Recently a reader asked if I could help identify a painting of an unknown lady. The woman in the picture bore many of the hallmarks of England’s Queen Elizabeth I, but I could not be sure that it was her. I also, rather cheekily, disagreed with an expert who had previously looked at the painting and concluded that it was 17th century, when to my eye it looked more like a 19th century Elizabethan Revival painting, designed to evoke the Tudor era for the purposes of interior decoration. I will always defer to an actual art expert of course, as I sit back and scoff in my big leather armchair, but in my response I had to explain to my interlocutor that it is often very difficult for any art historian to figure out who is being represented in an older work of art, unless the sitter’s identity has been clearly marked or documented.
Today being the birthday of Jacopo “Tintoretto” Comin (1518-1594), it seems appropriate to select a work by this Venetian Old Master painter to illustrate just how difficult identification in art can be. The painting I’ve chosen is artistically interesting, particularly for those of you interested in military history, but as we shall see we often can’t answer the question, “Who’s that?” – even in the case of an artist as famous as Tintoretto.
The portrait shown below dates from about 1555-56, and is in the collection of the Kunsthistoriches Museum in Vienna. It depicts a gentleman in his 30’s or 40’s with a slightly reddish, forked beard, wearing steel armor with gold decoration, who is standing before an open window in a palace. In the background, a Venetian galley and another ship are heading out to sea under stormy skies. At the base of the column on the right we can see part of a date, but the picture appears to have been trimmed down slightly, so we can’t be sure of the exact number written there.
One possible reading of this painting by art experts, including the Kunsthistoriches Museum, is that the date on the column originally read “1540”. In looking at the historical record of what was going on in Venice at the time, this date could mean that the painting was related to the signing of a peace treaty between the Ottoman Empire and the Republic of Venice in that year, which brought to an end what was known as the Third Ottoman-Venetian War (1537-1540). However as this treaty marked a humiliating defeat for Venice at the time, this hypothesis seems unlikely to me.
More likely – said the armchair historian – this painting has something to do with the founding in 1550 of the “Fanti da Mar”, the Venetian Marines Infantry Corps. They came to be as a reaction against the military losses that Venice had been suffering at the hands of the Turks during much of the 1500’s. Interestingly enough, the Fanti da Mar later became the San Marco Regiment, which itself was the foundation for the modern-day Italian Marines.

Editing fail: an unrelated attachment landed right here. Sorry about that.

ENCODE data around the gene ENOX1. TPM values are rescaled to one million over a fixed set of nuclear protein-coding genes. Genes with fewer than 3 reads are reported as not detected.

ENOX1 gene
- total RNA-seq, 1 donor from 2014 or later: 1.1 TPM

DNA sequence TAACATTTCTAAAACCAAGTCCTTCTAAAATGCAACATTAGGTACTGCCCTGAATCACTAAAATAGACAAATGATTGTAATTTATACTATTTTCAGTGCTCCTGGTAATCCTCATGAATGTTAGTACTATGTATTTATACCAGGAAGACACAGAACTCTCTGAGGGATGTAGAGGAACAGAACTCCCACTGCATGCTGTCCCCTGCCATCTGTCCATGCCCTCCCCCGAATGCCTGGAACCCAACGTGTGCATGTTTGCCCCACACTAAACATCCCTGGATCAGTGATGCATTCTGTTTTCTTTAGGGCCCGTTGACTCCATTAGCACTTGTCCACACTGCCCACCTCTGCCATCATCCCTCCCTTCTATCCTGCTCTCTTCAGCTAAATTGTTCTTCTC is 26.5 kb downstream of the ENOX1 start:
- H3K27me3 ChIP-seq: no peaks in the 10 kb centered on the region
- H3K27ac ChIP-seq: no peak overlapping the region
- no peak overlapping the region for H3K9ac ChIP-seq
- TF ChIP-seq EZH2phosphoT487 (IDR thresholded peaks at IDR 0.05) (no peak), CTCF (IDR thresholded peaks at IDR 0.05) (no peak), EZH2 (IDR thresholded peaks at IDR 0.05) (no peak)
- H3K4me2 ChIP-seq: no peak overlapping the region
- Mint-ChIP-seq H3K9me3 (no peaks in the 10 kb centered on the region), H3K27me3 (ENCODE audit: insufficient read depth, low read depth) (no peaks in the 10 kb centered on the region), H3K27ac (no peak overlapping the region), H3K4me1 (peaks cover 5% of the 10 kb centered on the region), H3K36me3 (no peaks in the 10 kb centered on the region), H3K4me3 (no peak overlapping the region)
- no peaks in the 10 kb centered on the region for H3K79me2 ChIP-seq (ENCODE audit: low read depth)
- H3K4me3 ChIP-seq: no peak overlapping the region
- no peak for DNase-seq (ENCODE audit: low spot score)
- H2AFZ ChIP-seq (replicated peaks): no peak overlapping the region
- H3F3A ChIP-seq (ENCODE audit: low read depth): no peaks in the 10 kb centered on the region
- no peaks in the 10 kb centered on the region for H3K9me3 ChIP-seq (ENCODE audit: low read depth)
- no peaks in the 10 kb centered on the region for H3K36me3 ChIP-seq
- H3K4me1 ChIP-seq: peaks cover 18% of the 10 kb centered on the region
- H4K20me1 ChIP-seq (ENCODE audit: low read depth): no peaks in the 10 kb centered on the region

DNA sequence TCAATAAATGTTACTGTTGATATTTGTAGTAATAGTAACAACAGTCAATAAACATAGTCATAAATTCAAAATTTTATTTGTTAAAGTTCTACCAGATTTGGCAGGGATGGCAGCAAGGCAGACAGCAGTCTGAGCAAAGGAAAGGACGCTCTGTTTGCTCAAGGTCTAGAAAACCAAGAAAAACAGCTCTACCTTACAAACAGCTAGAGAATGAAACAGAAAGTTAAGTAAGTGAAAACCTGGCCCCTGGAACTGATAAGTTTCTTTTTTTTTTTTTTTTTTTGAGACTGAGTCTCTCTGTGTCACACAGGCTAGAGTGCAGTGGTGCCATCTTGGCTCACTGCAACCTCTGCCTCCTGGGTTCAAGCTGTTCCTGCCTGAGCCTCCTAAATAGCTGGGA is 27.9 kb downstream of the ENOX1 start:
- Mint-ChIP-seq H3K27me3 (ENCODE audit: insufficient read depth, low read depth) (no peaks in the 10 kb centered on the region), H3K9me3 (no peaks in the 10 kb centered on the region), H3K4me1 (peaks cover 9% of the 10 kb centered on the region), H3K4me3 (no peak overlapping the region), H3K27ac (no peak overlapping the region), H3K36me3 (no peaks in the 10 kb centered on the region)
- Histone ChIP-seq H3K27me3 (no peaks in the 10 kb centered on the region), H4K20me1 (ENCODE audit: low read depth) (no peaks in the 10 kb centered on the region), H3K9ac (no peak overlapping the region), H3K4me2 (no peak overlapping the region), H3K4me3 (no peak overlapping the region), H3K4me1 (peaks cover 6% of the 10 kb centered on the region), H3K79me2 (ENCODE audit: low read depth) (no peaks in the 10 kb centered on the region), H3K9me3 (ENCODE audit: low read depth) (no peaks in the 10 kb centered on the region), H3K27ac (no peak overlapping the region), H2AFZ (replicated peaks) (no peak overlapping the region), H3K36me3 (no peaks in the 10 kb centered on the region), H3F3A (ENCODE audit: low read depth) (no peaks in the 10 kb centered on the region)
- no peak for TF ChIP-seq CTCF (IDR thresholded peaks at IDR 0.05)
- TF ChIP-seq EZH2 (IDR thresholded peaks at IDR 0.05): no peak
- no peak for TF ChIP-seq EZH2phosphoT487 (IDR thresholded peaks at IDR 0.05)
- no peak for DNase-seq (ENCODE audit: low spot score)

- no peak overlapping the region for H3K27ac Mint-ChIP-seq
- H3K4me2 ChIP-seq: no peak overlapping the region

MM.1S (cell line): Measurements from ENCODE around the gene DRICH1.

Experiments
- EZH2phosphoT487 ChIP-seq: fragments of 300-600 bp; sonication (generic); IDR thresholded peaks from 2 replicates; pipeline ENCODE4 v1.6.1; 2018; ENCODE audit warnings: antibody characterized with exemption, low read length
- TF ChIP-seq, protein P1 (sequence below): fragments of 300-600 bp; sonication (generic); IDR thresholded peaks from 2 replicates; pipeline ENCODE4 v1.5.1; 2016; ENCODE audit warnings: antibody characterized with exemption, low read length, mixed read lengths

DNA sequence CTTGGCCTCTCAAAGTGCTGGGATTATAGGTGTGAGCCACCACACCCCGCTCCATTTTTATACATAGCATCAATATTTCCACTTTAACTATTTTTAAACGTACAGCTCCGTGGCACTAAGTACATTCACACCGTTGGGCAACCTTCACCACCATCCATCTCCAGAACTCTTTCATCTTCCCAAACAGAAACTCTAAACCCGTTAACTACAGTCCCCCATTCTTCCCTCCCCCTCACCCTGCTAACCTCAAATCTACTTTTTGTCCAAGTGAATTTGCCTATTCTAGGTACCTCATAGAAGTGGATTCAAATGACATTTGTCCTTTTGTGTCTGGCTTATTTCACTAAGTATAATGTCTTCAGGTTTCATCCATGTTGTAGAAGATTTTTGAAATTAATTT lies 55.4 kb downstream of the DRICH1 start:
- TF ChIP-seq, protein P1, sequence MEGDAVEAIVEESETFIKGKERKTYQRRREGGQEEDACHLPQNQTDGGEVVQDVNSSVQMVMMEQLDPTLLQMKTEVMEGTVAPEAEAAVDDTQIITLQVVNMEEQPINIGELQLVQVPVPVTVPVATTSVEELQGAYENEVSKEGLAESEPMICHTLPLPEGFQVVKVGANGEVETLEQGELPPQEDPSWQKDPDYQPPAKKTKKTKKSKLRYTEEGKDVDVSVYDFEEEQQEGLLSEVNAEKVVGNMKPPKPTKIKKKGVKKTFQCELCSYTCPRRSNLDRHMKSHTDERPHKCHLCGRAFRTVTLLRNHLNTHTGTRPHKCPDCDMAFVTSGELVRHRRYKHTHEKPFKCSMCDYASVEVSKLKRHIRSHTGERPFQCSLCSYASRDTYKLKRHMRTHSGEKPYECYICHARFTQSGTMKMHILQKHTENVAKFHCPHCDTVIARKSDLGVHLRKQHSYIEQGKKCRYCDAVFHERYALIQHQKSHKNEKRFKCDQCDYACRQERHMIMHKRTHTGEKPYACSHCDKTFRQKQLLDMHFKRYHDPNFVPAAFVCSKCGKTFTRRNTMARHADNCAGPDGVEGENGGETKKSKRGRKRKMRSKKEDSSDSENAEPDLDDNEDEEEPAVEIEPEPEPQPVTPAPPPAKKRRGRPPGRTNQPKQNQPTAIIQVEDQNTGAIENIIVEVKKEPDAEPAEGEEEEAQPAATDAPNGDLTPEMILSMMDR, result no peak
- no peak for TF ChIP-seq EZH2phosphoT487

The armor depicted in the painting is that traditionally worn by commanders of the Fanti da Mar at the time, as shown in a later painting by Tintoretto of Sebastiano Venier, commander of the Venetian Marines at the Battle of Lepanto in 1571 and future Doge of Venice. This portrait cannot be of Venier himself however, since at the time it was supposedly painted he was already in his 60’s. Moreover, at this point he was not yet commanding the Venetian Marines.
A more likely candidate would be the condottieri (mercenary) Astorre Il Baglioni (1526-1571), who was hired by Venice in 1556 to fortify the Venetian mainland against the Turks and made Governor of Verona. That would make him exactly the right age and general profession for this picture, and a somewhat crude portrait of Baglioni from this time shows a man in his 40’s with a distinctive, receding hairline, similar to that shown in the Tintoretto portrait. Another portrait of Baglioni much later in life shows him with a forked beard, similar to that shown in the Tintoretto portrait, but now gray with age.
However, as fascinating as this speculation is, there is a more fundamental problem with this identification. Although Baglioni was a military man, he does not appear to have been a member of the Venetian Marines, let alone a commander of them. So unless new research shows up indicating that he was made a Marine Corps commander, we are left at a dead end with this line of inquiry, as far as identification of the subject is concerned.
Art appreciation involves not just looking at images of famous kings and queens, presidents and prime ministers, but rather about staring into the eyes of people from long ago who became successful or well-regarded enough in their profession to have their picture painted. Before the dawn of photography, painting, sculpture, and engraving was how these people were commemorated for their contemporaries and for future generations. Even with all of our knowledge, resources, and technology, there are many great, portraits of unidentified people from the past like bankers and bakers, soldiers and scholars, and unknown Venetian Marines, whom we may never be able to conclusively identify. But the detective work that goes into trying to identify them is endlessly fascinating.